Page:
Enhanced capital requirements will implement the final round of changes proposed by the 45-member Basel Committee on Banking Supervision in response to the Great Recession of 2008. The overall objective of the Basel accord is to modernize and harmonize bank regulations across nations. For If you want to know more about the Endgame see the very readable PWC analysis.
Along with revised capital requirements will come rules for enhanced supervision in response to the failure of Silicon Valley Bank and two others. The Fed’s self-examination of the failure of Silicon Valley Bank, led by the Vice Chair for supervision Michael S. Barr, set the stage but the all-important details will take some time to be revealed.
Enhanced capital requirements will cost money—lots of money—and the banking industry argues fiercely that this is unnecessary or, at a minimum, that the requirements should be tailored to limit their application and effect.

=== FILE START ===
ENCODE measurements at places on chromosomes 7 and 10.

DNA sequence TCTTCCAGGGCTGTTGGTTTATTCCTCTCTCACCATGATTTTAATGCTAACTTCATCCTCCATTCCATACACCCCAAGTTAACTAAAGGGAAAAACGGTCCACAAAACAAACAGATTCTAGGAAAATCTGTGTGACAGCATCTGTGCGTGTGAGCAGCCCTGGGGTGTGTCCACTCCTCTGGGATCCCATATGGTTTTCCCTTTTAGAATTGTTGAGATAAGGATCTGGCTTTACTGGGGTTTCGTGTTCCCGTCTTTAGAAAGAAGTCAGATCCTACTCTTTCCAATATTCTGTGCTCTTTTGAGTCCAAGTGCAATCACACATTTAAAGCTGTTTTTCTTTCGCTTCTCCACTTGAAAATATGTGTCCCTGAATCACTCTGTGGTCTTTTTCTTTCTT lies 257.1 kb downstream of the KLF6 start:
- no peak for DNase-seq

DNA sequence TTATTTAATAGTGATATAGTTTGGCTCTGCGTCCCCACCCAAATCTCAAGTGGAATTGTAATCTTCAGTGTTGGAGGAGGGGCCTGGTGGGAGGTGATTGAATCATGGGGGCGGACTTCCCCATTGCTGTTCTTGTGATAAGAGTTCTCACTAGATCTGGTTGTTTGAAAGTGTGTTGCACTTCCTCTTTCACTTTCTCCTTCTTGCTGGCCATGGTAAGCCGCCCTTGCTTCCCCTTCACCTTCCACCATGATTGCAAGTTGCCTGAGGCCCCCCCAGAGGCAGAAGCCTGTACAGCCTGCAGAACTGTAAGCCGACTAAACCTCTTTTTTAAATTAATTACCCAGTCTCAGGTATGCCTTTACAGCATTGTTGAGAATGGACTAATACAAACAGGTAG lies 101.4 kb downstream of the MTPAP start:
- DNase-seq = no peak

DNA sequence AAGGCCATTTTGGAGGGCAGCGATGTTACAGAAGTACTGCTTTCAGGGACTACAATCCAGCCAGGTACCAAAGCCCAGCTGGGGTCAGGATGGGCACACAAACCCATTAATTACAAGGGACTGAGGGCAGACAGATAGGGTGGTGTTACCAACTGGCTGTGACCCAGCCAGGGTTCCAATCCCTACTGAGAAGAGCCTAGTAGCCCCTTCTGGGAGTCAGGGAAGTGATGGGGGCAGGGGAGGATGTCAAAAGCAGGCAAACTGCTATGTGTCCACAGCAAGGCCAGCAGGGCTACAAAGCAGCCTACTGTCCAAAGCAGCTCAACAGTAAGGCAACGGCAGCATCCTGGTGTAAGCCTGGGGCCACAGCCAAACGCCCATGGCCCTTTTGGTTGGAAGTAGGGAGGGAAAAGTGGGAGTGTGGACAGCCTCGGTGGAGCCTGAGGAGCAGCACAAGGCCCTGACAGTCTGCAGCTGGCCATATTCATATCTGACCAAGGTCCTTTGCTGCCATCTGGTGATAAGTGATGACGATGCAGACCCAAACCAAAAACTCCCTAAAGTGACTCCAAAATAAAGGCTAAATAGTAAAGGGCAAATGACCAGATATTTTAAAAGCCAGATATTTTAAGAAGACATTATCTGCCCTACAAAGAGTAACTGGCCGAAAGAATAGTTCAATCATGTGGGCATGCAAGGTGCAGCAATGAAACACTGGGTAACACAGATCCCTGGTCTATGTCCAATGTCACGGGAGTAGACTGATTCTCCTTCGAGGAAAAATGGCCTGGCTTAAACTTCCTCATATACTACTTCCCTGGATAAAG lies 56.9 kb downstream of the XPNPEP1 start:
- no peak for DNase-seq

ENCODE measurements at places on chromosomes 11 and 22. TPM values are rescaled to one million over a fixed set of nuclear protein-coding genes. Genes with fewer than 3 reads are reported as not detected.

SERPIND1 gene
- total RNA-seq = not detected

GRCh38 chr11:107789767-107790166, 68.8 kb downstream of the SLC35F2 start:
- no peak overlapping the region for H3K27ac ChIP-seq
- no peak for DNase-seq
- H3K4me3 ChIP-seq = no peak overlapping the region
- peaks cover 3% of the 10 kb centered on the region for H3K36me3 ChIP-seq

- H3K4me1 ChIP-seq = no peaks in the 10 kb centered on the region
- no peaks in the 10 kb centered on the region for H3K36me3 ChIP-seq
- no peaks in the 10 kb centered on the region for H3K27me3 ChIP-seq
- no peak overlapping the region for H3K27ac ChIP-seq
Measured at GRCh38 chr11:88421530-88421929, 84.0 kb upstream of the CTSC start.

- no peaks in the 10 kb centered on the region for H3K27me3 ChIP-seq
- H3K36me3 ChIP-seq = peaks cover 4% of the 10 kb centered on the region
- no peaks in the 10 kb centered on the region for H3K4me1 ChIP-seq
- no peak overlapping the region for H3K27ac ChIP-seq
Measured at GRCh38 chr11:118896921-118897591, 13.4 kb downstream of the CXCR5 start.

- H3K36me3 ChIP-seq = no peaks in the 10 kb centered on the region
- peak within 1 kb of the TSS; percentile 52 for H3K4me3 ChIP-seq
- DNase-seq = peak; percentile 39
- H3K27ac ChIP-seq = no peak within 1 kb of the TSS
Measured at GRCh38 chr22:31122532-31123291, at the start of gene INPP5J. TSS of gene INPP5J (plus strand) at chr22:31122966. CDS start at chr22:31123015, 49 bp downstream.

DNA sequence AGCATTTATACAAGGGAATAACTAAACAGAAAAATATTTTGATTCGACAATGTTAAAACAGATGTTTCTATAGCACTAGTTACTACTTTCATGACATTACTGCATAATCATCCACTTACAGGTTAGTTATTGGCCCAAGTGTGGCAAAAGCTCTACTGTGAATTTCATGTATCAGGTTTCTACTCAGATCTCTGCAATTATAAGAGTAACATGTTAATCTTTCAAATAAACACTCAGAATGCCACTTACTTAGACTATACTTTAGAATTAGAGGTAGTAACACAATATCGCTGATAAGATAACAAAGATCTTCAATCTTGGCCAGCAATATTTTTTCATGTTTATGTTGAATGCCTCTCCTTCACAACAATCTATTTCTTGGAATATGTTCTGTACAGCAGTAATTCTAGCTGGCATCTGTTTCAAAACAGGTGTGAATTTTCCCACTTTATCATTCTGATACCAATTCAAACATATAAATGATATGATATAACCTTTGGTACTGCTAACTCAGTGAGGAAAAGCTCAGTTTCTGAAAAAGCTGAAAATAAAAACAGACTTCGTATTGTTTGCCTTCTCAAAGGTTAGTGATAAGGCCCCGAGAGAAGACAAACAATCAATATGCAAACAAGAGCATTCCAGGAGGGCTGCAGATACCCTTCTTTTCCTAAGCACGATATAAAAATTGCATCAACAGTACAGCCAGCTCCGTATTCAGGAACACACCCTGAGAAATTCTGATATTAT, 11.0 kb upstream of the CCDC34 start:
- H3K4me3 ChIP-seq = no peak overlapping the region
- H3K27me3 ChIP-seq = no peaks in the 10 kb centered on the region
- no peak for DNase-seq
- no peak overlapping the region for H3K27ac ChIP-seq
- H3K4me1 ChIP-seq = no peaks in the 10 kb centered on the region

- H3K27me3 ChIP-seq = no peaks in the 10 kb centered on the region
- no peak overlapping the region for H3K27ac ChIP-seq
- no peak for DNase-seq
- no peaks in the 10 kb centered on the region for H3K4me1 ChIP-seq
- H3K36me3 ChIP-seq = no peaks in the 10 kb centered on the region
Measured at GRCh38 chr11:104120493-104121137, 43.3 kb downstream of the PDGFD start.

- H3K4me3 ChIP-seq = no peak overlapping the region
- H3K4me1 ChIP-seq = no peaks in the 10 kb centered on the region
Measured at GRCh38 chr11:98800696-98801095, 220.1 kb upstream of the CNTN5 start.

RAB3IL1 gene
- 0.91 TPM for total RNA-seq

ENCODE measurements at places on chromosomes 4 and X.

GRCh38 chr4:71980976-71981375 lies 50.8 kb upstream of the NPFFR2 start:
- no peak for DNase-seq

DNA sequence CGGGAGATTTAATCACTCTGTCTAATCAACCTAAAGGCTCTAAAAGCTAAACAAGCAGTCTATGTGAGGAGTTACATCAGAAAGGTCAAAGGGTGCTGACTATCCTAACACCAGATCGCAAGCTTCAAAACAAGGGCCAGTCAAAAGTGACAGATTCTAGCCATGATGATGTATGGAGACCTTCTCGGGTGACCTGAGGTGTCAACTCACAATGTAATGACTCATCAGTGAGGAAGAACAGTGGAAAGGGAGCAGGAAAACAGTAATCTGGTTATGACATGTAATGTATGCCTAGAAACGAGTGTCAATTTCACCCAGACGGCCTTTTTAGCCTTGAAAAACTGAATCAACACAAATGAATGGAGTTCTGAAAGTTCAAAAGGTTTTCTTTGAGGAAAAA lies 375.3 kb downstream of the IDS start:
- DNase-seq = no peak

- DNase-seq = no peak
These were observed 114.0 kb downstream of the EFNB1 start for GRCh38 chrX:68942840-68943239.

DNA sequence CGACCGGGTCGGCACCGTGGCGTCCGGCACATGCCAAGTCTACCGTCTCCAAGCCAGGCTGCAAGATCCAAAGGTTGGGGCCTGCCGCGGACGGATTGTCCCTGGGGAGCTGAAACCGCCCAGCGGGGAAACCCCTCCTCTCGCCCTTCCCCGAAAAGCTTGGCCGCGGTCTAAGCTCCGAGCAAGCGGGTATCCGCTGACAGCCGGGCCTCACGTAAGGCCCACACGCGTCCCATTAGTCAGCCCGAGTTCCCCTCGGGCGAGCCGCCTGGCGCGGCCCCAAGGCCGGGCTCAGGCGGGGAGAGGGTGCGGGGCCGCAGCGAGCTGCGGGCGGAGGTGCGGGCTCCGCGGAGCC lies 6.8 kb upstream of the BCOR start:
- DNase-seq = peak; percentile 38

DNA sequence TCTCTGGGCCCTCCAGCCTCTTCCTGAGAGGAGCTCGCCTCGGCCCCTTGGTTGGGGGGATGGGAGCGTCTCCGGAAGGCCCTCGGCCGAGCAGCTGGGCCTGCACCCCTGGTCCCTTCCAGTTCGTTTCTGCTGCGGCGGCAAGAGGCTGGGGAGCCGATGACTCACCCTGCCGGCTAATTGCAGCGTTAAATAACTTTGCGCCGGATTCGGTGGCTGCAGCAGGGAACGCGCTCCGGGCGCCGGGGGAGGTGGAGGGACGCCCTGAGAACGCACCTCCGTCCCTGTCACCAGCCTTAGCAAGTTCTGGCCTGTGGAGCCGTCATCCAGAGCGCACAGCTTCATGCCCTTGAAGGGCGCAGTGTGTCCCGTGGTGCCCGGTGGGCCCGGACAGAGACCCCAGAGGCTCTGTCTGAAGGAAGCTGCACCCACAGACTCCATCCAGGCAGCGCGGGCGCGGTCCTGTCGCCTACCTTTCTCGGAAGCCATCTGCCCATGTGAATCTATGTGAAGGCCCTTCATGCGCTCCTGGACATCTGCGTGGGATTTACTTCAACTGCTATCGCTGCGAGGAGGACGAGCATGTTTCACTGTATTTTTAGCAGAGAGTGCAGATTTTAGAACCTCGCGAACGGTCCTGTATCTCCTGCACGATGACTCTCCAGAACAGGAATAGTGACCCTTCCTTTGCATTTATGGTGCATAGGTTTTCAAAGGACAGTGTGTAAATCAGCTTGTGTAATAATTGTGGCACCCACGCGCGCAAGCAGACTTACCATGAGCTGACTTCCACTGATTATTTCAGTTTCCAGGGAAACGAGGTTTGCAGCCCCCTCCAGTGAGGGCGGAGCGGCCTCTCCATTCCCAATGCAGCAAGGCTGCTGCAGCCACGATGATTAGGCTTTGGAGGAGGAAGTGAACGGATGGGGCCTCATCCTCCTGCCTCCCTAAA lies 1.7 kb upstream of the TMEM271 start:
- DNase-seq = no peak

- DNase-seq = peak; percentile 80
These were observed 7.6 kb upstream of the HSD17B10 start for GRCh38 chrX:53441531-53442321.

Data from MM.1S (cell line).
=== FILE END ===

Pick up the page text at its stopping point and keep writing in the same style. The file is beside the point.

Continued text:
The back-and-forth among the banks, regulators, and interested members of Congress will play out over the coming months. For example, Fed Chair Jerome Powell stated in recent Congressional testimony that smaller banks would likely be exempt from higher capital requirements.
As to supervision, some members of Congress have said that the need is for better application of current rules rather than adding new ones.
But, but. . . It’s not in the headlines but don’t lose sight of the potential for these changes to lead to significant consolidation in the banking industry that could change the bank landscape for public funds investors.
Fed Governor Michelle W. Bowman, who represents community banks on the central bank’s board, warned in a recent speech that revising regulatory standards could “create intense pressure on the smaller end of that spectrum to consolidate.” For context, there are currently around 10,000 deposit-taking institutions in the US. By contrast Canada has about 85, France, about 400, Japan, about 125 and Germany less than 1,500.